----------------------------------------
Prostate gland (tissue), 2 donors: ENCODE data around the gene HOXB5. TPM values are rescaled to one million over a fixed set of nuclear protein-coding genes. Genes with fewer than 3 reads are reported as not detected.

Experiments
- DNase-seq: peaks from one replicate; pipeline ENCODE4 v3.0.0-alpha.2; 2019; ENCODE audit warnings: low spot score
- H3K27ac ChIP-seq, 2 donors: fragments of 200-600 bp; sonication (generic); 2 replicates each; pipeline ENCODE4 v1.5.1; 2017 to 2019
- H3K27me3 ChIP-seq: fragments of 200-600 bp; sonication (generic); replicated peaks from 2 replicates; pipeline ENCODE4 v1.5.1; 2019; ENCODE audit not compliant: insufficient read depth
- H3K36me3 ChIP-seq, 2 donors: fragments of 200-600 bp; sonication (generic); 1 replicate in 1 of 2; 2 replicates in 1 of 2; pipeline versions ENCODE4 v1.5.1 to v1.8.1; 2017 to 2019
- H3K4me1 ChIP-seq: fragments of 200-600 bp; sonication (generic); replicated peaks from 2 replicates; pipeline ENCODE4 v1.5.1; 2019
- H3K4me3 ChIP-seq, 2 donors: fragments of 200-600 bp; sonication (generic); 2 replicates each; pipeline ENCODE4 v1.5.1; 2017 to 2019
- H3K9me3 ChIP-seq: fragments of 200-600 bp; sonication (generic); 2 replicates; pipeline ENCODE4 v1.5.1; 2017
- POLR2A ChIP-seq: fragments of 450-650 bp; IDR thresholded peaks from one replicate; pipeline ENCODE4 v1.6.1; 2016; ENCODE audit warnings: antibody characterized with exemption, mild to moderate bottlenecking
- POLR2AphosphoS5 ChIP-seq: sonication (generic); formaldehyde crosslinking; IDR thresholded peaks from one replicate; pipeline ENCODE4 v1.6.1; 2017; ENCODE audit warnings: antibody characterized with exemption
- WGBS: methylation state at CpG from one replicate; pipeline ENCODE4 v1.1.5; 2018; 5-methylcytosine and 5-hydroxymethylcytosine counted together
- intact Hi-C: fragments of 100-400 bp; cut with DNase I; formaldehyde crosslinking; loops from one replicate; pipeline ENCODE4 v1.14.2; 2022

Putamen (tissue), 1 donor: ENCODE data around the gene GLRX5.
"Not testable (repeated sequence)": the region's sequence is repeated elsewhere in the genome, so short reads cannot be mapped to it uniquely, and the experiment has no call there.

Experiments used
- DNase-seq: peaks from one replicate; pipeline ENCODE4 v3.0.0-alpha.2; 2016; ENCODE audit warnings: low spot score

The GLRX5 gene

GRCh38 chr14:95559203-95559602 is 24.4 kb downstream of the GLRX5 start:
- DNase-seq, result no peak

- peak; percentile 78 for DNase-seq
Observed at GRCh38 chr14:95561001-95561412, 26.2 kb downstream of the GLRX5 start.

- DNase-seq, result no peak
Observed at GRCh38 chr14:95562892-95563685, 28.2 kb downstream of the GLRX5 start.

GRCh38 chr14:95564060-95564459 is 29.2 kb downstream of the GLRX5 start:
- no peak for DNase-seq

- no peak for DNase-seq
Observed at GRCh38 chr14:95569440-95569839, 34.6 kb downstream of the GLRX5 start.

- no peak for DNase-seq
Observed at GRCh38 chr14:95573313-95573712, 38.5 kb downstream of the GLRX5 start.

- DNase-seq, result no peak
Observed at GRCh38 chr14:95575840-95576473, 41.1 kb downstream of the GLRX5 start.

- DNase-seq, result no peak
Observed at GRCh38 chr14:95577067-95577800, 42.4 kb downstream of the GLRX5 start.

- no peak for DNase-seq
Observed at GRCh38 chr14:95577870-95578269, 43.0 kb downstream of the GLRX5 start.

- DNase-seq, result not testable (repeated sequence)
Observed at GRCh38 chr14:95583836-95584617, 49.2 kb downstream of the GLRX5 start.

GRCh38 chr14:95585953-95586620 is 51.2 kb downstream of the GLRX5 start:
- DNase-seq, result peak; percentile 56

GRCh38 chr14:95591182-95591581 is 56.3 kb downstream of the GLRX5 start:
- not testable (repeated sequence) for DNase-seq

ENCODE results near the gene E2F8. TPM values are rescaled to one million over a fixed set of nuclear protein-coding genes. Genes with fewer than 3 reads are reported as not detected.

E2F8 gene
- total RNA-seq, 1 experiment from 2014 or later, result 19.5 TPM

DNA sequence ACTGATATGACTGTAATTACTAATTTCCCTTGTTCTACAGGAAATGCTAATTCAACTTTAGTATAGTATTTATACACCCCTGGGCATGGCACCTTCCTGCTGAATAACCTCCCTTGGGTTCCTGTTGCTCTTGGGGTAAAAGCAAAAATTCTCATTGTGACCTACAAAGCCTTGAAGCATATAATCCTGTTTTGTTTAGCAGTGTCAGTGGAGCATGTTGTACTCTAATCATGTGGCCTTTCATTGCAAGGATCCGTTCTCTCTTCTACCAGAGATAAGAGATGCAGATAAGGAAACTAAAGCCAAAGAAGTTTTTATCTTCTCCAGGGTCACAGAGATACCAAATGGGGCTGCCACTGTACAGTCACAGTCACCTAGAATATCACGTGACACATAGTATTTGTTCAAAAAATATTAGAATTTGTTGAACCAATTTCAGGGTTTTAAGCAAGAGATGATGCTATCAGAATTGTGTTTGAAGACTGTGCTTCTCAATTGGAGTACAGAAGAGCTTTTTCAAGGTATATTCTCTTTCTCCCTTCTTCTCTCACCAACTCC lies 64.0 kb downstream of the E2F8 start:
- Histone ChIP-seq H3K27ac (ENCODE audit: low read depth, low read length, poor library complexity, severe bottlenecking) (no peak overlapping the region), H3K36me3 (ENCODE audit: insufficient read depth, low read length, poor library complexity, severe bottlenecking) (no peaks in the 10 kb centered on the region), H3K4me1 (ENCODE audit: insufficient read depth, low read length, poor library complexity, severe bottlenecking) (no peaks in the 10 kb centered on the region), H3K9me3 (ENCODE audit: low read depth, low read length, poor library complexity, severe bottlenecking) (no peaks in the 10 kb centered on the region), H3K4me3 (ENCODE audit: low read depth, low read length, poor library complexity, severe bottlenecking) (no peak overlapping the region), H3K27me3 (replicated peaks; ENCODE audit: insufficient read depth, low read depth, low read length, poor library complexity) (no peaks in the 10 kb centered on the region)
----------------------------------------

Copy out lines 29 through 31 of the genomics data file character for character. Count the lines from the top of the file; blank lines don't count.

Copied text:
- no peak for DNase-seq
Observed at GRCh38 chr14:95573313-95573712, 38.5 kb downstream of the GLRX5 start.

- DNase-seq, result no peak